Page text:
When it comes to the frequency with which you communicate with your donors, one size does not fit all. It’s no longer enough to be compliant with government and industry regulations; you need to be compliant with your donors. Begin capturing communication preferences on your donors as part of your opt-out process. Often they are more frustrated, rather wanting to stop giving completely.  Check out our LemonTree Fundraising preference/opt-out capture page as an example.

Finally, conversations increase learning which leads to change. We each play a part in the future of the fundraising industry; it’s important that we continue to share our experiences and learnings so together we can create more sustainable giving practices in Australia. We look forward to continuing our conversations with Scott and the FIA and encourage each of you to tap into your passion for social good and contribute to the discussion. Comment below or reach out to Scott at or myself directly.

LemonTree Q&A with Dr. Adrian Sergeant

LemonTree Q&A with Dr. Adrian Sergeant

Adrian Sargeant is Chief Executive of The Philanthropy Centre. He is passionate about achieving massive growth in philanthropy. All his work is focused on achieving that by developing the value that donors get from their giving. He specialises in the new science of philanthropic psychology, a science that is routinely doubling the income for those charities that apply it… [Source: FIA Conference].

The LemonTree team compiled a handful of burning fundraising questions for renowned Author and Fundraising Professor Dr. Adrian Sargeant, featured speaking at the upcoming FIA Conference in Melbourne, here is what he had to say:

Q – With acquisition of donors via traditional channels becoming more challenging, how should charities adapt practices to grow their donor numbers?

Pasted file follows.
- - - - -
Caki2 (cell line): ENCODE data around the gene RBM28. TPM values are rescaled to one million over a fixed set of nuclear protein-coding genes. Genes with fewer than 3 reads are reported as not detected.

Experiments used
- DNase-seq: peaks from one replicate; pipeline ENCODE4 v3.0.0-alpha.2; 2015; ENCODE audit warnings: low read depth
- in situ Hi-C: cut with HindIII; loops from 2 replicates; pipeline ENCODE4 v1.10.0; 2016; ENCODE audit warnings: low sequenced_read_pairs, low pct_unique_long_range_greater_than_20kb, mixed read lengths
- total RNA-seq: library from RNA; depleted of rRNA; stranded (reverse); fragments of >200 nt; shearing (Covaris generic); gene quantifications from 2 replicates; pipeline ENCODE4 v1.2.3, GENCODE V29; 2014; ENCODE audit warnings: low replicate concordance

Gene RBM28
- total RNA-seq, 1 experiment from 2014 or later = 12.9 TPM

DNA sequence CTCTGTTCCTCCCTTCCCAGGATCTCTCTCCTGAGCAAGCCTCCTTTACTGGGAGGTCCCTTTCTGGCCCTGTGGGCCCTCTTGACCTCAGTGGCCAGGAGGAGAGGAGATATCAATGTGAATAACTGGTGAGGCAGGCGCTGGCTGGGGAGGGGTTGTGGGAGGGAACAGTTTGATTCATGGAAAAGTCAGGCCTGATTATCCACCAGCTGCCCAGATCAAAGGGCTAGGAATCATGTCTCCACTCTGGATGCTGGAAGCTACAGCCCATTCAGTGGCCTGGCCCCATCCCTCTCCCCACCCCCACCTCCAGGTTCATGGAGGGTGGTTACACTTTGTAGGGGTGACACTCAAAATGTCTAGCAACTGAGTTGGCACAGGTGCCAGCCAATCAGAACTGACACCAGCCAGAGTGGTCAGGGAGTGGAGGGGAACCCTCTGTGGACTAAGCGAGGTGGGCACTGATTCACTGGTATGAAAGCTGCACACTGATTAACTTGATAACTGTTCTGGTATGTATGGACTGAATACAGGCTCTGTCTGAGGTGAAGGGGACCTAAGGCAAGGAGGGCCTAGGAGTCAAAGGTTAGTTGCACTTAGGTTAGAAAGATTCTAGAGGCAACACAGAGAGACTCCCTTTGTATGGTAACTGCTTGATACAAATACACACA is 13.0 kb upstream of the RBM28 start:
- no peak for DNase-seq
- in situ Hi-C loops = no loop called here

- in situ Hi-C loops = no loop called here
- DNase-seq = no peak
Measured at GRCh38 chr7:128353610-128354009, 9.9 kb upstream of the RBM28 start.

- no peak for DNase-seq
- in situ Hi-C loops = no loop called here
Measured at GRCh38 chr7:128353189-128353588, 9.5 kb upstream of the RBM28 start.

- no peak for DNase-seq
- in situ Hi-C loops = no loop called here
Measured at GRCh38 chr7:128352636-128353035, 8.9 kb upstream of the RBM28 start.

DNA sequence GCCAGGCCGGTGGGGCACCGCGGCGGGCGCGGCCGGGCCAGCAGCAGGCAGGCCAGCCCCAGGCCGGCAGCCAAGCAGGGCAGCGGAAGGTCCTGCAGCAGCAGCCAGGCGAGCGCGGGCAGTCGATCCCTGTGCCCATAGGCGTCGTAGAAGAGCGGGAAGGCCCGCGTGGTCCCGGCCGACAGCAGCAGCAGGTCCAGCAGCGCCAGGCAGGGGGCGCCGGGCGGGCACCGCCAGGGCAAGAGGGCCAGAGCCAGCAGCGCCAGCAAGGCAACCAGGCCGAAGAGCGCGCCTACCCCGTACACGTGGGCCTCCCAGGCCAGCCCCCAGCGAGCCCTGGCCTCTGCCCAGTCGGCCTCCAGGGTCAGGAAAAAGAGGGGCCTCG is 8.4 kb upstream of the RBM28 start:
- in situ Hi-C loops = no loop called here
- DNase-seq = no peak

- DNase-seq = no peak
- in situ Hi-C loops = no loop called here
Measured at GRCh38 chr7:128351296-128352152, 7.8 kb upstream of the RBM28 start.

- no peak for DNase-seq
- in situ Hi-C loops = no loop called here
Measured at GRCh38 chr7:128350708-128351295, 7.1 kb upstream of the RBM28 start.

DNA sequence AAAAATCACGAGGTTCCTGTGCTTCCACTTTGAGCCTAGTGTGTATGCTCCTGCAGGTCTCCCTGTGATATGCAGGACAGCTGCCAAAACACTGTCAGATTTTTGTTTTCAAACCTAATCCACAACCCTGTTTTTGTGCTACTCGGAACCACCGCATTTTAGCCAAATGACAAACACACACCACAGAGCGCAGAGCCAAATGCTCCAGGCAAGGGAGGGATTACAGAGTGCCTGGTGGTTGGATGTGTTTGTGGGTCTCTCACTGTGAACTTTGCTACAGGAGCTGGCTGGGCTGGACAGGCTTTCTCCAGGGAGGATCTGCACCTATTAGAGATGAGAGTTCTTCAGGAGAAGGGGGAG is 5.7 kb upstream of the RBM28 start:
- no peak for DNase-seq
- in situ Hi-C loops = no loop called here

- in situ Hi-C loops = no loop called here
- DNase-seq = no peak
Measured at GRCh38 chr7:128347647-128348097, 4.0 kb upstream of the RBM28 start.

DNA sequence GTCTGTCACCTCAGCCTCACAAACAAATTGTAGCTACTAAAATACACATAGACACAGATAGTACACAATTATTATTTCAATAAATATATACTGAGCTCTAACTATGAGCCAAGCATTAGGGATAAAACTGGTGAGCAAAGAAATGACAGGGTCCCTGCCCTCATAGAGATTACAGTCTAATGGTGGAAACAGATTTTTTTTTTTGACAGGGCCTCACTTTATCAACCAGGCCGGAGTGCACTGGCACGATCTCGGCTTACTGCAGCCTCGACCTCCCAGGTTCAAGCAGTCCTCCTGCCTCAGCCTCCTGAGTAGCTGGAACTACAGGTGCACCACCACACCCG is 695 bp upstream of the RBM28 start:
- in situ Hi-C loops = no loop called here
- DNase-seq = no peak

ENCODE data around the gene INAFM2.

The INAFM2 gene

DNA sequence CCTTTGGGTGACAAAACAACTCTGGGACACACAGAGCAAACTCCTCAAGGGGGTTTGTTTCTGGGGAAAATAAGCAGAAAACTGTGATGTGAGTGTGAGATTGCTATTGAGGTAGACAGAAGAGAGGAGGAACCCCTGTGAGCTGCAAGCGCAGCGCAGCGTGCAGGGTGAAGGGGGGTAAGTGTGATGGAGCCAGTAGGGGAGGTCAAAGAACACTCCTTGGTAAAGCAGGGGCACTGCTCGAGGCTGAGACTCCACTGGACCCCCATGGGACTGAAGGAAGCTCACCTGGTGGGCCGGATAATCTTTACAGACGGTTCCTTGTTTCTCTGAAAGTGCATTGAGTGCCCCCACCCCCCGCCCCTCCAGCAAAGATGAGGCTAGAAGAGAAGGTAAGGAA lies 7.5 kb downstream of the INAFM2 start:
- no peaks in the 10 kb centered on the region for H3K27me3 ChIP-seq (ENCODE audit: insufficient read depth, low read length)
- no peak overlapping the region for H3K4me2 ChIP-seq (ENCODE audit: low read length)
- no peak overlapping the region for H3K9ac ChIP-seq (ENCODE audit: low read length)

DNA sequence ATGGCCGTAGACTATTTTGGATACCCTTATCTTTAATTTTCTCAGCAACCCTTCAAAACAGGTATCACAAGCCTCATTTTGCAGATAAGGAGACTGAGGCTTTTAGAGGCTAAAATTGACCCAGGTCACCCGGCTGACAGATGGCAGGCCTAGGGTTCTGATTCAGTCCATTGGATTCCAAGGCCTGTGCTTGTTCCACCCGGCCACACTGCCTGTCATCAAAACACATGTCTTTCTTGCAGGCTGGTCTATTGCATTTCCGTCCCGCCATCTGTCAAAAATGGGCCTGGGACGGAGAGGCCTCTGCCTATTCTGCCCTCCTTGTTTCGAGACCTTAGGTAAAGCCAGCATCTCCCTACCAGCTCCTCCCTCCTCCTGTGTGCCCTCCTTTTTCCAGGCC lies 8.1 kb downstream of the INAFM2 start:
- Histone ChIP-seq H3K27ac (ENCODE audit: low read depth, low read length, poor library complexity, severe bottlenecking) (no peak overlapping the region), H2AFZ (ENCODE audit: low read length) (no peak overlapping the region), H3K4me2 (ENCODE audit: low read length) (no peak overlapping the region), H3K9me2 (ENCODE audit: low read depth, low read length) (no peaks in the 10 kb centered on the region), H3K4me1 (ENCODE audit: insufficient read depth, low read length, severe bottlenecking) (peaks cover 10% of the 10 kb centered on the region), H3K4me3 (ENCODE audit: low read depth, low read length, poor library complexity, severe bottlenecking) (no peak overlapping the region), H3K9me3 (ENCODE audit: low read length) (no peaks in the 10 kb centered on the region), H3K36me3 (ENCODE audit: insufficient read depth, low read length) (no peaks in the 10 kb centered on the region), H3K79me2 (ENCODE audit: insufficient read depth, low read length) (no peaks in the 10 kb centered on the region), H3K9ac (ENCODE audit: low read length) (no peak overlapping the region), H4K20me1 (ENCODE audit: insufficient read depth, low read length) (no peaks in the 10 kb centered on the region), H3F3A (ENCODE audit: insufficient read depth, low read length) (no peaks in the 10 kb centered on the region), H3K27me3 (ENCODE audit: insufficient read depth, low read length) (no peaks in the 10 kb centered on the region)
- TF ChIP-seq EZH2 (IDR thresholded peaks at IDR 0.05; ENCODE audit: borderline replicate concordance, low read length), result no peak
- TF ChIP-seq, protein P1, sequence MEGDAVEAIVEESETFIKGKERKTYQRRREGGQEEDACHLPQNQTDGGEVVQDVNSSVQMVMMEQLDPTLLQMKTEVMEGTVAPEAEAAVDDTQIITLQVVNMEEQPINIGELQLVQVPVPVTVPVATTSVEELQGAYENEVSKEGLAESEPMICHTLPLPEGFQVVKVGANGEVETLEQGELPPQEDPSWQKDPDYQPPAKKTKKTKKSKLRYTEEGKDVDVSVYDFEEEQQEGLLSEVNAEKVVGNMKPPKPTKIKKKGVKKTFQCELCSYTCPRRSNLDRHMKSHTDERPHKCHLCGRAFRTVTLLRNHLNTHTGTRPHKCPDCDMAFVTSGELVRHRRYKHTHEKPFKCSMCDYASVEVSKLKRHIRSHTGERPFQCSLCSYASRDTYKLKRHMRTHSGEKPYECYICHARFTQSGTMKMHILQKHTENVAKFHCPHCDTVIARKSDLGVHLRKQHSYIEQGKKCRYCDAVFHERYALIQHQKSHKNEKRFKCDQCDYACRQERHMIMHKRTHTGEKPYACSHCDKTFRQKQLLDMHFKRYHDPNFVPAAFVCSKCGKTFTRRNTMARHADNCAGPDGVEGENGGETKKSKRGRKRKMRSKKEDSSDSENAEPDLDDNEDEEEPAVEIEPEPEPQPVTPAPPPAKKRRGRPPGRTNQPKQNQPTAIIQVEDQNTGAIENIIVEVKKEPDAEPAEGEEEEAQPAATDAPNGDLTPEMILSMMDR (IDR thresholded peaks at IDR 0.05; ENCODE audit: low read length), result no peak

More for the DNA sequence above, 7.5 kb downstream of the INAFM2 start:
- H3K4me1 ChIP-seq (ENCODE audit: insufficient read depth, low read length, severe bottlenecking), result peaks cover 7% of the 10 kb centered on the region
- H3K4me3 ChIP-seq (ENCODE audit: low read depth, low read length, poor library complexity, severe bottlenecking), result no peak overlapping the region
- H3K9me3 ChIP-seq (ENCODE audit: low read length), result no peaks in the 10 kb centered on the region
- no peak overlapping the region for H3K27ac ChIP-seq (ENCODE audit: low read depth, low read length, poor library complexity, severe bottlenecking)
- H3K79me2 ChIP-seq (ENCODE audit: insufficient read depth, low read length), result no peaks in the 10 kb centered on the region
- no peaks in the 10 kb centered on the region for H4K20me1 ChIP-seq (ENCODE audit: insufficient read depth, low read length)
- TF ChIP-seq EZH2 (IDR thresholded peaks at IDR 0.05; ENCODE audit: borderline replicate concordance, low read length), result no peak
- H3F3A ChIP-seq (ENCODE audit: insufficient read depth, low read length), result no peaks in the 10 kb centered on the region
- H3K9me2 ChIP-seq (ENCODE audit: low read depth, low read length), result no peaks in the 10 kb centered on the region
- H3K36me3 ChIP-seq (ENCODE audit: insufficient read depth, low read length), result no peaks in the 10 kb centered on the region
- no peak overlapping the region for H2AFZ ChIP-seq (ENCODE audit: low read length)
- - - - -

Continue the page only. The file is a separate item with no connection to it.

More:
Couple of thoughts on this. First – recruit the right donors. Don’t be tempted to recruit poor quality donors just to push up the figures for the initial ROI. In the US in particular, fundraisers have honed their skills in recruiting low value donors who will never come back and make a second gift. And their Boards applaud. Second thought – get a proper welcome cycle in place to maximize subsequent retention and loyalty

Q – What are the biggest dangers for charities that you consider are over communicating to their donors? Do you see resting donors a viable option?

I’m not sure what ‘over-communication’ looks like. If I like you and I care about you – and I enjoy what I receive – how can you over-communicate? What you’re really saying here is that we are over-communicating with rubbish that doesn’t in any way reflect donor interests, needs or aspirations. If you’re squarely donor centric and concerned with how you make people feel, resting individuals shouldn’t be necessary.

Q – Have you seen personalising communications based on motivational scores make a difference? Or is it a progressive learning program over many years to get right?

Hmm – well I take issue with motivation, its very limiting. The next big thing in fundraising will be identity. So its not ‘why do people give’ – its what are people saying about themselves when they give. And when you orient a fundraising program around adding value for the types of people that donors are – magical things happen. People give more and they feel better about themselves when they do.

Q – What are your top 3 tips to building more sustainable long term fundraising programs?

I’ve touched on this already. Forget behavioural economics and all that 20th century rubbish. Focus on enhancing the wellbeing of supporters and construct communication that genuinely adds to that. AND think through what activities you can have folks engage with that will genuinely add to that sense of wellbeing – even if those activities raise no money. In short – stop thinking about your needs and focus on theirs. If people feel good, the money will follow.

SHOUT OUT TO: David Craig from Precision Fundraising for connecting us with Dr. Adrian Sergeant.